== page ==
Stefanie Warlick, Assistant Director for Public Services, Carrier and Rose Libraries, James Madison University
James Madison University Libraries began a period of expansion and service model redesign in 2008. A number of unexpected consequences resulted from the changes, requiring both new and existing staff to re-examine roles, expectations, and how to function as a community. Rose Library, a state-of-the-art science library, opened in 2008. Although there were two small satellite libraries, opening the science library meant that there was no longer a “main” library. The opening of the new library introduced shifts in the community through large numbers of new staff and significant differences in service models across the two buildings. As a result, staff found themselves both geographically and philosophically separated. The Libraries were experiencing this fundamental disconnect while also facing growth in patron visits, reference, and circulation transactions. We were motivated by our users to maintain our excellent standard of service and by our common values to work toward a transparent user experience. Public services leadership recognized the importance of promoting common practices. Training emerged as an opportunity to collaborate, connect, and build community. Working together on student and staff training allowed colleagues to know and trust one another. Today, every department in the Libraries participates in our annual training extravaganza. Once trust was established between colleagues, the Libraries were able to develop common practices in additional areas. We began to take advantage of opportunities to streamline operations, build functional teams focused on consistency and coordination, and realign roles to think holistically about future directions.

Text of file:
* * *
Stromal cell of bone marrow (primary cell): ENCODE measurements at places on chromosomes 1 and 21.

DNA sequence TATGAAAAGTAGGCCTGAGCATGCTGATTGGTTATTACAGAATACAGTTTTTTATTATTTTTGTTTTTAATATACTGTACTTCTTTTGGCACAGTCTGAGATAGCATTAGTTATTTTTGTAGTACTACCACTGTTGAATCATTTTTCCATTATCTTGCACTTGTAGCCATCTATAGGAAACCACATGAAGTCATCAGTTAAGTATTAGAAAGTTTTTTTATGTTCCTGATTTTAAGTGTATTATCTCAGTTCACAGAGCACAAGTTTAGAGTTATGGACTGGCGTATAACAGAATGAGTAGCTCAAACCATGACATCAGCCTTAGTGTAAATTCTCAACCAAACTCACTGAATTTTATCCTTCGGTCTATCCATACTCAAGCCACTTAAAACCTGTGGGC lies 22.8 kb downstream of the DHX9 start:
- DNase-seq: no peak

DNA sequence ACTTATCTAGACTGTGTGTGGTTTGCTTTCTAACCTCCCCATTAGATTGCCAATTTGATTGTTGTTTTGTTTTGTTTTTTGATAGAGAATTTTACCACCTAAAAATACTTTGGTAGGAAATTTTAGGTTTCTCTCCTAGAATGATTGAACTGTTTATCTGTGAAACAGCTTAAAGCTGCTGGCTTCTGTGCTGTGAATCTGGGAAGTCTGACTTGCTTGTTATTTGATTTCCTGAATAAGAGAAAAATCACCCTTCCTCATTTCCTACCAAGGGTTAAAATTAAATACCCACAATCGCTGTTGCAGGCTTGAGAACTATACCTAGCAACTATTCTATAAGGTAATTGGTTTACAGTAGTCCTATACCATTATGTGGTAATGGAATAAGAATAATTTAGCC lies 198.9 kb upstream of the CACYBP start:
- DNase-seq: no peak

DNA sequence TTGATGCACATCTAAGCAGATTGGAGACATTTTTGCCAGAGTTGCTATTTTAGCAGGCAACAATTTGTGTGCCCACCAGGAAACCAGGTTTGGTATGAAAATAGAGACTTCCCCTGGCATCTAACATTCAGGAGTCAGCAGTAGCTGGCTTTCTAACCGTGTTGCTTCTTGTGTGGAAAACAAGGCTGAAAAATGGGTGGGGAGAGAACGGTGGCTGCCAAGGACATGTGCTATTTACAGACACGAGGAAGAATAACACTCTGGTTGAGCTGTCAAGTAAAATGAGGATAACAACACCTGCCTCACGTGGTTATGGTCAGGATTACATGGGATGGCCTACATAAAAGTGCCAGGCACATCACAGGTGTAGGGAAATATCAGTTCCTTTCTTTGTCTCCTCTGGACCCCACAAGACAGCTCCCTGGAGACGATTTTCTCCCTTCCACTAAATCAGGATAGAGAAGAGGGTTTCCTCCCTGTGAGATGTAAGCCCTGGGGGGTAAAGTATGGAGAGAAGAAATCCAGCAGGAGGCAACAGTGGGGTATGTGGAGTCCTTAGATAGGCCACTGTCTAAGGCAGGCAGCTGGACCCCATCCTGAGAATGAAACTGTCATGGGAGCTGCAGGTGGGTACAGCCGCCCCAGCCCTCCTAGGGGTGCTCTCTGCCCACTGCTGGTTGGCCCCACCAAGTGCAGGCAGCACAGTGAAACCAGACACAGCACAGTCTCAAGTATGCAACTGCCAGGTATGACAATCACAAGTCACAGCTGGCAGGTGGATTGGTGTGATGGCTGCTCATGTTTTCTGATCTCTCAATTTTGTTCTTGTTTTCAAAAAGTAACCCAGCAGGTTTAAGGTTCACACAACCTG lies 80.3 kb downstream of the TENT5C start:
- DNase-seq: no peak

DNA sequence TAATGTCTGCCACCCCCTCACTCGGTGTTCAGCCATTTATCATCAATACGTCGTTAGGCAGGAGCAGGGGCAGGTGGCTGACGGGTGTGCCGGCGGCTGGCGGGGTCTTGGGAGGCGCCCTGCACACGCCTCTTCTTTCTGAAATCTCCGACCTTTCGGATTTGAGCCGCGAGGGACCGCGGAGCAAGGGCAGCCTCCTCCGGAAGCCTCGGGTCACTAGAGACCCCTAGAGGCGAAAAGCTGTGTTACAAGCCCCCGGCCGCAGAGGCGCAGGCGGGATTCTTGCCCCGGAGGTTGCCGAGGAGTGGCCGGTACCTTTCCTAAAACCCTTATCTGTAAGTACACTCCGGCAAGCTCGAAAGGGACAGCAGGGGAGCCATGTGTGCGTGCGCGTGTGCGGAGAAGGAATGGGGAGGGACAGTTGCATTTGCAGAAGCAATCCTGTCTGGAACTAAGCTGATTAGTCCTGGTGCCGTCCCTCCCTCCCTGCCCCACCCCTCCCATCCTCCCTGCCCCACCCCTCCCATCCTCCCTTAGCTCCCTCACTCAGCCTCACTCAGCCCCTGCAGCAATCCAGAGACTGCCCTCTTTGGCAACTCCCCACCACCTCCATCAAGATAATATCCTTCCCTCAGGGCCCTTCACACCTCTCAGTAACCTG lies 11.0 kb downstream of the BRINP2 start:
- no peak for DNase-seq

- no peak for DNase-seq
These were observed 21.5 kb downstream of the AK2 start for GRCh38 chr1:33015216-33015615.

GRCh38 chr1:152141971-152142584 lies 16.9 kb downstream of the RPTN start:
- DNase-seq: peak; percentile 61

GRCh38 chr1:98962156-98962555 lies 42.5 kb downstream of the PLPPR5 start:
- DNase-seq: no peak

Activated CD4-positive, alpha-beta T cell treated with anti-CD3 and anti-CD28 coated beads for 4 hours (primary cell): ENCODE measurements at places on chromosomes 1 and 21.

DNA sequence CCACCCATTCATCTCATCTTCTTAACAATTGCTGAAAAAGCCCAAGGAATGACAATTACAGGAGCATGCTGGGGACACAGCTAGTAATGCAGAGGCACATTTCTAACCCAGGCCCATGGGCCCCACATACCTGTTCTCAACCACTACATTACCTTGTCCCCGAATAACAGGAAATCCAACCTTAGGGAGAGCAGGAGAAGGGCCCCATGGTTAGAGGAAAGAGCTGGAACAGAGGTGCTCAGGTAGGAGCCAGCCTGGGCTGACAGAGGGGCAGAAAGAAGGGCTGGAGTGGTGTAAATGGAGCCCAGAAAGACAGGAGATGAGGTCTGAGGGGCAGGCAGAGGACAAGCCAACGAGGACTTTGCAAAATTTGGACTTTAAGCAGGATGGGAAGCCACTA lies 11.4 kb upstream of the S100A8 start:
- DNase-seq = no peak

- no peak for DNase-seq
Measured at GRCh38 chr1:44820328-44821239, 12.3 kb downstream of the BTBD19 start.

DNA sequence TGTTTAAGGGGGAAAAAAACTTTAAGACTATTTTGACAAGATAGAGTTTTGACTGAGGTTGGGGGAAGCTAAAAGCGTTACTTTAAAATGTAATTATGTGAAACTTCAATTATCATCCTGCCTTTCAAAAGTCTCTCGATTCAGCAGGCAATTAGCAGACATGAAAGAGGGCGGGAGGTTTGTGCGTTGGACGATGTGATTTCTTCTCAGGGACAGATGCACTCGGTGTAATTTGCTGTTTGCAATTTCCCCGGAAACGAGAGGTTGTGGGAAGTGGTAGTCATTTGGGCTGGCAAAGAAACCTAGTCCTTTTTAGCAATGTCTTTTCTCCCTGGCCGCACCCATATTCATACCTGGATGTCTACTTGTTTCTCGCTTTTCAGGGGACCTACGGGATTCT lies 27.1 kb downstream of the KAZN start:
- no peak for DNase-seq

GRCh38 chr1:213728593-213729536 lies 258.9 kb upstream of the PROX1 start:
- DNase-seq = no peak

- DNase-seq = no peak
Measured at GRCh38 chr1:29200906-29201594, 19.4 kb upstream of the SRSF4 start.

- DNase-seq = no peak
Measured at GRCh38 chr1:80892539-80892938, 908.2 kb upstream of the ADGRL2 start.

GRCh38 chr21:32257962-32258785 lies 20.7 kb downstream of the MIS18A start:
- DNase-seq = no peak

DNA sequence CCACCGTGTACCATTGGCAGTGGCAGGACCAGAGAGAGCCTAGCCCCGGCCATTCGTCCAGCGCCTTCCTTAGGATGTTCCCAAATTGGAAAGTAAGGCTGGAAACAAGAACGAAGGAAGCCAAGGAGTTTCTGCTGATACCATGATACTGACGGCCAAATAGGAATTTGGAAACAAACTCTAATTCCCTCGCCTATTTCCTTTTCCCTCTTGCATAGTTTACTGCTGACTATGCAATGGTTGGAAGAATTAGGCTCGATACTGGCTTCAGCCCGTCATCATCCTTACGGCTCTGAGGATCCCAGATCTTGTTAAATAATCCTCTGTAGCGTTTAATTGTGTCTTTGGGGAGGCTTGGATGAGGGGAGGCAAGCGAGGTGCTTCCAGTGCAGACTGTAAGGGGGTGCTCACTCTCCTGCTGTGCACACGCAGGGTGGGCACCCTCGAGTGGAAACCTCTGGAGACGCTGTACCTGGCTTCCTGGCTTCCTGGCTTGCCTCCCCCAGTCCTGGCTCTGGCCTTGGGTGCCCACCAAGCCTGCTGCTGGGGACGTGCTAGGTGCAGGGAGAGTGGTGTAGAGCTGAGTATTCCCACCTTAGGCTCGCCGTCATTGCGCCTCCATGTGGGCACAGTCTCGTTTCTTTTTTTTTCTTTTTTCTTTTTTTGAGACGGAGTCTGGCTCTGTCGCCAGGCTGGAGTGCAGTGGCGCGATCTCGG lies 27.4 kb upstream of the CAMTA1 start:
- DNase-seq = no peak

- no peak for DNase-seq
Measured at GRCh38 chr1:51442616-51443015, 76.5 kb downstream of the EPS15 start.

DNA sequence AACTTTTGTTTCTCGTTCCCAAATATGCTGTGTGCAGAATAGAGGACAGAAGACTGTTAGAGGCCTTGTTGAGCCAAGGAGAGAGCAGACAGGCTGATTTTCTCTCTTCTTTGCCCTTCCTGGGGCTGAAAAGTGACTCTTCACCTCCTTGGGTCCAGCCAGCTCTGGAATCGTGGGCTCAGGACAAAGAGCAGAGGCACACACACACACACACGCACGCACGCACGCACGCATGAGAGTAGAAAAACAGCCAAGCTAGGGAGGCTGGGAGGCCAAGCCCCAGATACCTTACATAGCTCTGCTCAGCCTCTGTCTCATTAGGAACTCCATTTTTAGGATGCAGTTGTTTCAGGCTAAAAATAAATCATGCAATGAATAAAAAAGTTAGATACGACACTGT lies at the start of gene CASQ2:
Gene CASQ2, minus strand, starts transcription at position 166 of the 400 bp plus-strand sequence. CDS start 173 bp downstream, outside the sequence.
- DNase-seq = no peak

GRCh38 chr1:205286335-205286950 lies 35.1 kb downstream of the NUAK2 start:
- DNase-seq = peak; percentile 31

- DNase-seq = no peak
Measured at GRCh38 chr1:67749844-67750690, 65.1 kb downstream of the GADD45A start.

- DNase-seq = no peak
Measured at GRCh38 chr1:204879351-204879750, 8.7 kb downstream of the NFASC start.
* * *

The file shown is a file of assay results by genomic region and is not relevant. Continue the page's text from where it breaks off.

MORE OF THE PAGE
Leading the Way to Yes: Building Good Will through Circulation Policy and Practice
Heather Jett, Access Services Librarian, Murphy Library, University of Wisconsin-La Crosse
The 21st century library opens doors to information and resources, and those doors are unlocked and held open through circulation and access services. At Murphy Library, we in circulation and access services strive to be the “yes” people—yes, we can get it for you; yes, we can provide that service; yes, we can offer this space. Although libraries are clearly no longer the 19th century “guardians” of information, we must maintain our resources through policy and practice so that they can be used by the broadest constituency. That maintenance sometimes requires that we say no. It is possible, however, to say no while still saying yes, and circulation and access services staff can build good will with our constituencies through the “positive no” while leading the larger library community toward a “culture of yes” through both written and applied policy and practice. This presentation will offer ideas and tips to increase good will in your library using written and applied policies and practices to eliminate both real and perceived barriers to the access and sharing of information resources and services.
Denise O’Shea, Head of Access Services and Systems, Montclair State University
Nobody likes to imagine a disaster striking their library but we all need to be prepared in case that happens. Today’s libraries are vulnerable to a wide variety of disasters, from natural events like earthquakes, hurricanes and other weather-related events to unnatural events including power failures and cyber terrorism. To prevent – or, at least, mitigate – the impact of a disaster, libraries need a comprehensive disaster plan. Circulation staff are often involved in disaster planning because our staff are generally available whenever the library is open, including during a disaster.